The Hauptwerk Project 1 and Hauptwerk Project 2 pages describe the conversion of specific organ consoles, and the circuit diagrams
and software code are in part specific to the existing console hardware. In particular the Ahlborn keyboards in Project 1 have the
commonly used 8x8 diode switch matrix while the Makin keyboards in Project 2 have a more unusual serial shift register scanning
arrangement. Also the Ahlborn keyboards have a 74138 TTL three to eight way decoder chip on board, so it is only necessary to use
three digital outputs on the Arduino board to drive the matrix rows. These three outputs can be paralleled across two or more
keyboards and the 74138 chip-enable input driven from further digital outputs on the Arduino to determine which keyboard is actually
scanned. In this way the eight output lines from the 8x8 switch matrices can be paralleled and the whole thing fits within the twenty
I/O pins available on an Arduino (fourteen plus the six analogue lines that can also function as digital I/O).
By wiring a 74138 into the pedalboard reed switch 4x8 matrix it would have been possible to interface both manuals and the pedals
using a single Arduino and still scan all 154 contacts fast enough to avoid any perceptible lag, and I did try this just to prove
Why the Arduino Leonardo
Initially I MIDI-fied the keyboards with an Arduino Uno, the original board in the Arduino family. However this required an external
MIDI to USB adapter cable costing more than the Arduino and tied up two of the Arduino's digital lines (A0, A1) for TX/RX, although
only TX was used here.
I then discovered the Arduino Leonardo, a variant of the original Arduino Uno that allows the keyboard to appear at the USB port as a
USB device without any programming required, while not impeding the normal operation of the Arduino IDE compile/upload process via the
USB port, something that is not easily achievable with the Arduino Uno. The MIDIUSB library from Gary Grewal (install from the
Arduino IDE Library Manager) takes care of MIDI communication via the USB port. Note that the USB communication protocol is
completely different to traditional serial communication, with all data transfer initiated by the host computer on a polling basis.
This is why is is possible to connect multiple devices in parallel using a simple USB hub, very useful when converting old organs to
Hauptwerk and something one cannot do with serial ports.
Why use multiple Arduino Leonardos
I have described how to use the Arduino in specific cases, where the organ hardware lends itself to interfacing more than one
keyboard to a single Arduino. However when starting from scratch with keyboards and pedalboards that just have electrical contacts
and nothing else, or perhaps already wired up in an 8x8 diode matrix but nothing else, then the lowest cost and most practical
route is to wire up the 8x8 matrix if not already created and then simply connect the sixteen lines directly to the Arduino. If
Arduinos costed $100 or more then it would be cost-effective to use just one and implement external circuitry using 74138s (as with
the Ahlborn example). However Chinese copies of the Arduino cost $10 and it is cheaper and simpler to use one for each keyboard and
pedals (and another for stops and thumb/toe pistons if you have them on the console) than to create an expansion board with 74138s.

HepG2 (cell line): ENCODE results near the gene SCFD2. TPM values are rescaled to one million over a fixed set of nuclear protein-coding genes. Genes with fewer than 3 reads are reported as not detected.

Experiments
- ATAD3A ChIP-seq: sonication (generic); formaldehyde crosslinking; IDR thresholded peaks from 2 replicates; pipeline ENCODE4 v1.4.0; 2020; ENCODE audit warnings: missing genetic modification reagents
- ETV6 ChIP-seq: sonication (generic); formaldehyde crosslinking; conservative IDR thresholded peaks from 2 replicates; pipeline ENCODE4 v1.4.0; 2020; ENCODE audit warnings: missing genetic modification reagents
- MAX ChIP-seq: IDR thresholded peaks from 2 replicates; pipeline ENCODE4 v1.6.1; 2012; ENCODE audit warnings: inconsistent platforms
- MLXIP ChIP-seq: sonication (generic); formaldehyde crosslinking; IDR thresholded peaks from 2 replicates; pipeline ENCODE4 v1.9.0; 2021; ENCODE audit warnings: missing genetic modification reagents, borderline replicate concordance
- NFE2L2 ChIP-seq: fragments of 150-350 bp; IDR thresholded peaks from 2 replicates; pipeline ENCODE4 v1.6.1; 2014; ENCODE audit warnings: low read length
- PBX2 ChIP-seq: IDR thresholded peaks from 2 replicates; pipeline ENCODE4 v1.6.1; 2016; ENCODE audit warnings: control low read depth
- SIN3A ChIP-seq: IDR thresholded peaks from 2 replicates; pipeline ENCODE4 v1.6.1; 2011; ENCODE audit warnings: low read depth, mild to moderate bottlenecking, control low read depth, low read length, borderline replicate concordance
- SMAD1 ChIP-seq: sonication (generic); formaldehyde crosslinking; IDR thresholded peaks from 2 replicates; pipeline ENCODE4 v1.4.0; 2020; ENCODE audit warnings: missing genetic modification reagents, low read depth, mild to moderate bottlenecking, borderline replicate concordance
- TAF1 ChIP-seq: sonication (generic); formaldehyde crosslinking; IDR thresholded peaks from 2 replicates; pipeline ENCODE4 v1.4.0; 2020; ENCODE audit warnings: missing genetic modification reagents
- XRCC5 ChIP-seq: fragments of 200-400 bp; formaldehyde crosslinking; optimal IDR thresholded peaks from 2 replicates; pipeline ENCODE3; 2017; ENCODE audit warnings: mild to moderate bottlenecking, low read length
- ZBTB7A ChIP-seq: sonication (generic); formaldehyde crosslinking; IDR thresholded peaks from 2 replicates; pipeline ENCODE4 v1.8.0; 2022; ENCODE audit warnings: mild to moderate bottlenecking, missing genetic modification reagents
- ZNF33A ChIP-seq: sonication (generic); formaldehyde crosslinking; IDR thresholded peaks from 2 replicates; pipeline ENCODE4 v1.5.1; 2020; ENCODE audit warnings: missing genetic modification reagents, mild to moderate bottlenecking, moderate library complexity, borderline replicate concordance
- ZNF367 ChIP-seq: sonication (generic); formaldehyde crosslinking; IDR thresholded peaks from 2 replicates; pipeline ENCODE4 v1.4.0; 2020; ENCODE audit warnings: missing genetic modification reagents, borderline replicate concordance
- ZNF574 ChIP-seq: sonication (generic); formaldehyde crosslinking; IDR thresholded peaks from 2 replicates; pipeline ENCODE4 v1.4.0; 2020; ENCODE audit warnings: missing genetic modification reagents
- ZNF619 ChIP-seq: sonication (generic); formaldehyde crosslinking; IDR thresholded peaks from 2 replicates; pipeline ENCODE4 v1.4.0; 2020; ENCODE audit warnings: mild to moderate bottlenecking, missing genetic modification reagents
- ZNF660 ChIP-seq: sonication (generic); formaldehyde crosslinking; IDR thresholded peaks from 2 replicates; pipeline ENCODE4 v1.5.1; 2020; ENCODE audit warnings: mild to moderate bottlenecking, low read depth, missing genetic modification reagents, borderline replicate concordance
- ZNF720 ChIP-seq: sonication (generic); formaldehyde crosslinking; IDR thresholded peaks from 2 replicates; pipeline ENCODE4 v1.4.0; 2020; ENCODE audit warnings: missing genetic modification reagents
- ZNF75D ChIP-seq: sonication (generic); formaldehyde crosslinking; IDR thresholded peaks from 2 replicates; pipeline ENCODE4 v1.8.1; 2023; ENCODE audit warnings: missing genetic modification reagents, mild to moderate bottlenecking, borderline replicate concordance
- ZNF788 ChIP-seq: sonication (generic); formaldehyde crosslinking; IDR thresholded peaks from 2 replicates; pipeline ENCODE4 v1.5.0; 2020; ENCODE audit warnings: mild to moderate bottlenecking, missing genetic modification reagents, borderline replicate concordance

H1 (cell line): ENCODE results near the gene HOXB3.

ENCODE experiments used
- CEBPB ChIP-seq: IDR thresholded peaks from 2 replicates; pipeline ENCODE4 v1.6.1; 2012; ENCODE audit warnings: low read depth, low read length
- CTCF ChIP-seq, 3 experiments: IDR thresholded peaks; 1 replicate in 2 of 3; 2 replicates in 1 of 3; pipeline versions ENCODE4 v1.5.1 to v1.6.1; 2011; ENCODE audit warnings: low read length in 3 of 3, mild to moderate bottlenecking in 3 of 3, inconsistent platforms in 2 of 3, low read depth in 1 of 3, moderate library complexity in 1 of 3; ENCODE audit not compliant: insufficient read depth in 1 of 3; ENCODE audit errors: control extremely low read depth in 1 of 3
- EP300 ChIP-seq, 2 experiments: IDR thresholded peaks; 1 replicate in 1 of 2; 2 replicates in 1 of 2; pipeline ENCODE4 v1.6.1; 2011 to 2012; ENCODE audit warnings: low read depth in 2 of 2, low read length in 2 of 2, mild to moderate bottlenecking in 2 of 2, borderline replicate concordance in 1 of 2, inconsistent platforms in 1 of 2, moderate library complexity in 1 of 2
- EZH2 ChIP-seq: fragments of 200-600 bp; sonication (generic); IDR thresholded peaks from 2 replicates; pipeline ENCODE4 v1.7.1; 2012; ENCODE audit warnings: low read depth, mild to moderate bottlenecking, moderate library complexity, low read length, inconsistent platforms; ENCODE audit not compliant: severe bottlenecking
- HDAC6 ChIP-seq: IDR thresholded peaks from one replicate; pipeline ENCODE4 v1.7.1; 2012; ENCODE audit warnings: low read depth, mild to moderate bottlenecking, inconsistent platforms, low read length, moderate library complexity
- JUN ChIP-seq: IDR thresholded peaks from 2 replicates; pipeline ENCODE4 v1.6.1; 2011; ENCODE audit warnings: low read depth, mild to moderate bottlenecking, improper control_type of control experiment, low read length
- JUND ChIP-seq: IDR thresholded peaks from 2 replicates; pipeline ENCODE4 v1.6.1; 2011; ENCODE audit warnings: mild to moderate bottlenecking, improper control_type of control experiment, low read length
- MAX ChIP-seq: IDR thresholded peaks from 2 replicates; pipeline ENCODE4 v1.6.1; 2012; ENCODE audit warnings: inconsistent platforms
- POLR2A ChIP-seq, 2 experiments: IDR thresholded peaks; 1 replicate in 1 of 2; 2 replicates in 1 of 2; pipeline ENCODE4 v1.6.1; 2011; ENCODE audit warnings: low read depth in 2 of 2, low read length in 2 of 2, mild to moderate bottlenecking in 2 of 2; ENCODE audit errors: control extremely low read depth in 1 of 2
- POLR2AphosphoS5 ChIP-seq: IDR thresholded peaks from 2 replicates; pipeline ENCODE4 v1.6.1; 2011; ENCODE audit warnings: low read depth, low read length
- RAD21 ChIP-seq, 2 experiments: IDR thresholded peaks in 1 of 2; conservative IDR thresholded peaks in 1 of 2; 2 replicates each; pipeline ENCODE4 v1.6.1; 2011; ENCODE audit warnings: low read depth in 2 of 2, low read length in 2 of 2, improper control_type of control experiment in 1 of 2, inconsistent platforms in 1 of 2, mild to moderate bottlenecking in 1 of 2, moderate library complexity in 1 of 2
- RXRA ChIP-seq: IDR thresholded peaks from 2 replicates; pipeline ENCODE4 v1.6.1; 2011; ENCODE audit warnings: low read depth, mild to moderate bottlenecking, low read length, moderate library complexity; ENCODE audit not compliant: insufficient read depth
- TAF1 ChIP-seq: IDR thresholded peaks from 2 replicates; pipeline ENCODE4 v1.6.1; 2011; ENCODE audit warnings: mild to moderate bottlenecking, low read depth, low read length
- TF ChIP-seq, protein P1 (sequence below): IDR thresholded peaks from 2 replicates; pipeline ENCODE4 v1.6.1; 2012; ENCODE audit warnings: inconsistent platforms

Each Arduino can be mounted close to each keyboard and the pedals, avoiding inter-cable capacitative problems if long cable runs
The keyboard contacts are wired up as an 8x8 diode matrix and connected directly to an Arduino Leonardo, using pins D8-D11 plus A0-A3
to drive the rows and D0-D7 to sense the key presses. The Arduino is powered from the computer so no external power supply is
required (see circuit).
This code example sets up the pins on the Arduino Leonardo as inputs with pull-up resistors or outputs and then loops through the
matrix scan, using a register to save the state of the previous scan and compare it with the current scan so that MIDI signals are
only sent when a key state changes, not when it is held in either state (see code).
As a visual aid to correct operation the on-board LED associated with pin 13 lights when bottom C on the keyboard is pressed. In
addition a short pulse is generated on pin 12 at the start of each loop to synchronise an oscilloscope, both to discover how fast
the keyboard is being scanned and as an aid to troubleshooting.
The same arrangement can be used to scan a 4x8 matrix on a pedalboard. Either modify the code for four rows instead of eight, or
just use the board and code unchanged - it won't find the non-existing rows but will work anyway.
The operation of the Arduino board and scanning code can be checked in isolation, without the need to conect it up to a keyboard.
Just select the board in Hauptwerk Organ Settings >> Keyboards and then use a jumper lead to connect any row to any column and
the appropriate note will sound. Since only one note is being requested at a time it does not matter that no diodes are present.
The correct operation of the diode matrix scanning method relies on each row returning high before the following row is brought low,
otherwise unwanted notes will sound. The rows are pulled high through internal resistors (20-50K) on the Atmel microprocessor, however
capacitance between the row wires and ground will slow up the voltage rise, to the point that one row is not high before the next is
set low, as this oscilloscope trace shows:
This was demonstrated with an unusually long length of cable by way of experiment, and fixed (if it had to be) by adding 1K pull-up
A 100 microsecond delay is programmed immediately after each row has been set to give the row voltages a little more time to
settle down. Each scanning loop takes around 1.6 milliseconds, so the keyboard is scanned over 600 times a second, which is
considerably more than fast enough.